JAKARTA: US President Barack Obama finally made a much-delayed return to his boyhood home of Indonesia Tuesday, seeking to engage Muslims and cement strategic relations on the second leg of his Asia tour.
Obama arrived in Jakarta under stormy skies on Air Force One from India, as his nine-day Asian odyssey took him from the world’s largest democracy to its most populous Muslim-majority nation.
The president spent four years in Indonesia as a boy with his late mother, but will have little time for tourism on the 24-hour visit which will focus on improving ties with the Muslim world and courting opportunities for US companies.
White House spokesman Robert Gibbs told reporters that volcanic ash spewing from Mount Merapi in central Java could force Obama to make the whirlwind trip even shorter, but said a speech scheduled for Wednesday would still take place.
Jakarta was a leafy backwater still dotted with rice paddies when Obama last set foot in the city 39 years ago. Now it is a traffic-snarled metropolis whose population swells up to 20 million people with its daily intake of commuters.
But Obama’s old schoolmates said they clearly remember the chubby boy they called “Barry”.
“I believe that he still remembers us although we haven’t met for about 40 years,” one classmate, Sonni Gondokusumo, 49, told AFP.
Obama showed off some of his Indonesian language skills when he asked Foreign Minister Marty Natalegawa “apa kabar?”, or “how are you?”, as he greeted officials at the airport.
With lightning forking across the sky, his motorcade cut a swathe through Jakarta’s notorious jams as he headed to the presidential palace and talks with President Susilo Bambang Yudhoyono, expected to focus on security and economic issues.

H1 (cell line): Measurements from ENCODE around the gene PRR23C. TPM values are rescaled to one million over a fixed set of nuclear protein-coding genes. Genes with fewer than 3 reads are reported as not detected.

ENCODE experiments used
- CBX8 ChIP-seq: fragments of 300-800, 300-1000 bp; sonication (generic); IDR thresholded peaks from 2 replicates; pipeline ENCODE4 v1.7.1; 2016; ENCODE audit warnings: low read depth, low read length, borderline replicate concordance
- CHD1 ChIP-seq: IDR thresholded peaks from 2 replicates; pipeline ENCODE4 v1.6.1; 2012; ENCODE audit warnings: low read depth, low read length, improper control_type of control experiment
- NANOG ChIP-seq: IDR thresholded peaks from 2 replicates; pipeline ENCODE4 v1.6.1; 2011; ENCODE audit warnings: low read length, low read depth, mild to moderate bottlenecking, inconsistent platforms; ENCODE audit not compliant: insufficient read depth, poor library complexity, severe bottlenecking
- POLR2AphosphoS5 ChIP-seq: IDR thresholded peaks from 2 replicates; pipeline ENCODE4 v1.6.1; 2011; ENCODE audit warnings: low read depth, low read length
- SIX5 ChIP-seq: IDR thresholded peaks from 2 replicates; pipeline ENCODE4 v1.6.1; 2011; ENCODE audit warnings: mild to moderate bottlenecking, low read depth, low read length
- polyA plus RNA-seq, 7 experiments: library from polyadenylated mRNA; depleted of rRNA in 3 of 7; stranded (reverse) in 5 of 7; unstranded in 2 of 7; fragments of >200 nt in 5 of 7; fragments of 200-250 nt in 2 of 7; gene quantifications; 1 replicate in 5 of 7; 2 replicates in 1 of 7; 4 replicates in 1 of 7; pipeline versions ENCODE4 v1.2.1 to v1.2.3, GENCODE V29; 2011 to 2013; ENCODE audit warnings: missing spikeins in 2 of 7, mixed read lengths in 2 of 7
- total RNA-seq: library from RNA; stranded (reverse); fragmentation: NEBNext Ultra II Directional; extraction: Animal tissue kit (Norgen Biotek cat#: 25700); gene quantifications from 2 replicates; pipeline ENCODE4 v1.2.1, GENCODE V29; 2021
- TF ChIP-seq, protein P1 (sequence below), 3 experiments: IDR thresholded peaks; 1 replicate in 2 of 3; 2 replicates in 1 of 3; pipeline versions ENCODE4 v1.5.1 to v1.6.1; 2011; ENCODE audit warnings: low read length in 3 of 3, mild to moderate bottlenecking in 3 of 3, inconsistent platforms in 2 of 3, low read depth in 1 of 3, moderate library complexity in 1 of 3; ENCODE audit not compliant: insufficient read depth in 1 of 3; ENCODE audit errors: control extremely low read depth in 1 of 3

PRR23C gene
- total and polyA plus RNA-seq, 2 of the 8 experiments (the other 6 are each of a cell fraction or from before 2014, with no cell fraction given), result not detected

“It’s great to be here. It’s wonderful to see you all,” Obama told assembled dignitaries.
Some 200 million of Indonesia’s 240 million people are Muslim, and Obama is scheduled Wednesday to visit the Istiqlal Mosque, Southeast Asia’s largest. He is also due to make an open-air speech.
US officials say that, as with Obama’s trip to India, his visit to Indonesia is designed to reinvigorate relations with an “inspiring” emerging democracy and one of the fastest-growing economies in the world.
“We’ve had this focus on Asia and on emerging powers and on democracies as kind of cornerstones of the kind of strategic orientation of the United States in the 21st century,” Obama speechwriter Ben Rhodes said.
“India fits firmly in that category and so does Indonesia.”
Jeff Bader, senior director for Asian affairs on the National Security Council, said US trade with Indonesia was “not as substantial as it should be”.
“Two way trade is about 20 billion dollars but we think it could be much, much higher,” he said.
Obama’s speech on Wednesday has the twin aims of engaging Indonesians on their embrace of democracy and the free market following the fall of the Suharto dictatorship in 1999, and of renewing the dialogue with Muslims opened at his landmark Cairo address last year.
An embarrassed Obama cancelled two previous attempts to visit Indonesia earlier this year as domestic crises intervened in the US, and his snatched day in the country where he lived as a child may disappoint his hosts.
Originally, Obama had planned to show his family fondly-remembered haunts of his youth, but given his diminished political standing following mid-term elections a wallow in nostalgia abroad would be a political step too far.